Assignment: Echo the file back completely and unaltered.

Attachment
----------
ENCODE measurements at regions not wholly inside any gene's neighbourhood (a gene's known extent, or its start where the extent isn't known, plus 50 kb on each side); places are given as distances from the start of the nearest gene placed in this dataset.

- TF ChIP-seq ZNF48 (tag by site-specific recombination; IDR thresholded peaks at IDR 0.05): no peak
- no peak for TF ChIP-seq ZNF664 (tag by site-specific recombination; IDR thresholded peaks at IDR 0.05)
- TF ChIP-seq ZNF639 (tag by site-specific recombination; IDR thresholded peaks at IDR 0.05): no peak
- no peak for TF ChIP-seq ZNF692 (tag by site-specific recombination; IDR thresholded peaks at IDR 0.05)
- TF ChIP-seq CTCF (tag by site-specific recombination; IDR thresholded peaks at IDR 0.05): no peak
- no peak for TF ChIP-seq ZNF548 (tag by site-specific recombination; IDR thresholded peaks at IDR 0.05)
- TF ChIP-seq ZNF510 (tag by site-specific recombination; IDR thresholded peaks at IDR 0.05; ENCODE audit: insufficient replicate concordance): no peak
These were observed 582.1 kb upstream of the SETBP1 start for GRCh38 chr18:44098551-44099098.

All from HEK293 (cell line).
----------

ENCODE measurements at regions not wholly inside any gene's neighbourhood (a gene's known extent, or its start where the extent isn't known, plus 50 kb on each side); places are given as distances from the start of the nearest gene placed in this dataset.

- TF ChIP-seq ZNF48 (tag by site-specific recombination; IDR thresholded peaks at IDR 0.05): no peak
- no peak for TF ChIP-seq ZNF664 (tag by site-specific recombination; IDR thresholded peaks at IDR 0.05)
- TF ChIP-seq ZNF639 (tag by site-specific recombination; IDR thresholded peaks at IDR 0.05): no peak
- no peak for TF ChIP-seq ZNF692 (tag by site-specific recombination; IDR thresholded peaks at IDR 0.05)
- TF ChIP-seq CTCF (tag by site-specific recombination; IDR thresholded peaks at IDR 0.05): no peak
- no peak for TF ChIP-seq ZNF548 (tag by site-specific recombination; IDR thresholded peaks at IDR 0.05)
- TF ChIP-seq ZNF510 (tag by site-specific recombination; IDR thresholded peaks at IDR 0.05; ENCODE audit: insufficient replicate concordance): no peak
These were observed 582.1 kb upstream of the SETBP1 start for GRCh38 chr18:44098551-44099098.

All from HEK293 (cell line).